85th AMS Annual Meeting

Wednesday, 12 January 2005
The origins of Southern California's climate diversity
Mimi Hughes, UCLA, Los Angeles, CA; and A. Hall
The Penn State NCAR mesoscale model MM5, forced by the NCEP Eta model, was run at 6-kilometer resolution for nine years in the Southern California region. The simulation exhibits significant spatial structure in both forced and unforced surface air temperature (SAT) variability, and the goal of this study is to understand the reasons for this.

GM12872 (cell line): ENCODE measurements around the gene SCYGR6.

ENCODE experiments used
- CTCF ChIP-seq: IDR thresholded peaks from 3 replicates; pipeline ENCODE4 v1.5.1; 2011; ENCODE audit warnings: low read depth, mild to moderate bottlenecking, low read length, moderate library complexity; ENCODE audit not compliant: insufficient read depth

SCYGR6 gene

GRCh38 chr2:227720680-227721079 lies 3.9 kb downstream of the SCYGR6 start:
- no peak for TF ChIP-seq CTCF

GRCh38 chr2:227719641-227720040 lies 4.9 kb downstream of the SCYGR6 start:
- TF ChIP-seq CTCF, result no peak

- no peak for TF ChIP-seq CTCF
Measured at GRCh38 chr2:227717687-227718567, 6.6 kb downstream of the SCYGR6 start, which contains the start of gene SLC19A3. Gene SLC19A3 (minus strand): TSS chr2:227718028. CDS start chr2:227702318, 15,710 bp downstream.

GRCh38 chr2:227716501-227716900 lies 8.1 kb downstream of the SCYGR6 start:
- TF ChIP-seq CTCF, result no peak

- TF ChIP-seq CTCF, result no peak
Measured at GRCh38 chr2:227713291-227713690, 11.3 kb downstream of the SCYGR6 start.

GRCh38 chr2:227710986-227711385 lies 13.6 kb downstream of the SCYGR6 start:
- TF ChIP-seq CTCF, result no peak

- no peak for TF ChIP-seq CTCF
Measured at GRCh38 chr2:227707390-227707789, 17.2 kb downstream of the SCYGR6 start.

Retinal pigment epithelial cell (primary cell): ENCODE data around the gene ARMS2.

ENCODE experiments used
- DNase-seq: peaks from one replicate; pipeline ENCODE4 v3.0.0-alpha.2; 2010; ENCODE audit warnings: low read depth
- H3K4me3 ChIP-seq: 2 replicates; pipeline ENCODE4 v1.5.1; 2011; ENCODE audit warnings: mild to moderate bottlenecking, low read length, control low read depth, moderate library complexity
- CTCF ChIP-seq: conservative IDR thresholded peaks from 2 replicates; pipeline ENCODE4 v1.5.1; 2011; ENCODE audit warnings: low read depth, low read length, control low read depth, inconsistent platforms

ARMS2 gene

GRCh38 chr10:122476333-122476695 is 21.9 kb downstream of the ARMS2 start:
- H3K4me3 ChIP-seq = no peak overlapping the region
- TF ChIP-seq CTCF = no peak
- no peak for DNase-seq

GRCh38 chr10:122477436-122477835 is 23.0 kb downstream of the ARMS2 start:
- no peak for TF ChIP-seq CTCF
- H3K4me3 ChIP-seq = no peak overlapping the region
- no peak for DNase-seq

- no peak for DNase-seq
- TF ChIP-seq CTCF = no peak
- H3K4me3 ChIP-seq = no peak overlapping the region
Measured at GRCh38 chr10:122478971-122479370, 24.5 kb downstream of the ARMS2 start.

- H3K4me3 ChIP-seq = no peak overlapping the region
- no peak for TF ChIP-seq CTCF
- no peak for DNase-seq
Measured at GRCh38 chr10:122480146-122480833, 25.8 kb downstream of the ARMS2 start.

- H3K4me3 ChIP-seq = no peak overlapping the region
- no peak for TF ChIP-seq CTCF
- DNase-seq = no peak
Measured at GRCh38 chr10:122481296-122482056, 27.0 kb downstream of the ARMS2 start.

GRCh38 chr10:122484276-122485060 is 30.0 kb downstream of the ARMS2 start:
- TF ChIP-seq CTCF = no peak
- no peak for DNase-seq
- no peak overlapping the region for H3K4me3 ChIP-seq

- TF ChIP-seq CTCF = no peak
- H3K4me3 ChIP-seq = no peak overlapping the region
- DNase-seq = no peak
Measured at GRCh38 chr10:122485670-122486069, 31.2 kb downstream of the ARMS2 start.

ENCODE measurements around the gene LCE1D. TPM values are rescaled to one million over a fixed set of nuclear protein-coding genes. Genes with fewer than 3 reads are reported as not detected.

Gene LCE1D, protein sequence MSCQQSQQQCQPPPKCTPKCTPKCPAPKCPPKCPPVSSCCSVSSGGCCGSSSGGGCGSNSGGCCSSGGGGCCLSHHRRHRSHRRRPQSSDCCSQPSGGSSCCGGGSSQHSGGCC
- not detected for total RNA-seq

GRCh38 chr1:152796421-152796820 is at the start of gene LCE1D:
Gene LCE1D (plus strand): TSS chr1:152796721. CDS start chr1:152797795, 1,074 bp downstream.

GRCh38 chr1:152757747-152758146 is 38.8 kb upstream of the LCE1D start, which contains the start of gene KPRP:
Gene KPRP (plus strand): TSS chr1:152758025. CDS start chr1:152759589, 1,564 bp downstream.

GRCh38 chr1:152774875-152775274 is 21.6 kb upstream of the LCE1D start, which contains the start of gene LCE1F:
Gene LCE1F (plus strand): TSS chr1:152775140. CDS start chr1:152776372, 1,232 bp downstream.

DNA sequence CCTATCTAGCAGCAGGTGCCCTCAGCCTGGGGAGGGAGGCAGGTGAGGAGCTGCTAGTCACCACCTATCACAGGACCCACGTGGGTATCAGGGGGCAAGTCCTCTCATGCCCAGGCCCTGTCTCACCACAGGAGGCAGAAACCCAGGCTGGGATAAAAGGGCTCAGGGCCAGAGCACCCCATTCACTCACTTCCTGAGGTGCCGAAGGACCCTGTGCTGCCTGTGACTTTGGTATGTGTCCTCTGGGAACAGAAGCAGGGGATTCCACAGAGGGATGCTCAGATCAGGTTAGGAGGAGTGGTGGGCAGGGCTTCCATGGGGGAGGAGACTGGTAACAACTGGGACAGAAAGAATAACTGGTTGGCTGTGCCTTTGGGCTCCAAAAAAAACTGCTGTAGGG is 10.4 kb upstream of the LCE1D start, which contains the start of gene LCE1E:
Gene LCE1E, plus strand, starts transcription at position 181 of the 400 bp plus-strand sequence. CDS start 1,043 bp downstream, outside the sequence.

The SAT seasonal cycle amplitude is primarily determined by distance from the coast, and exhibits no elevation dependence. In contrast, the diurnal cycle is strongly affected by elevation, with the highest elevations having a diurnal amplitude up to three times smaller than low-lying areas. This effect occurs year round, but the magnitude is largest during summer months, when the stability in this region is at its peak. The magnitude of unforced day-to-day variability is similarly structured, with reduced variability at high elevations in the summer months. The winter day-to-day variability exhibits no such dependence. We also discuss the physical mechanisms behind these spatial structures.

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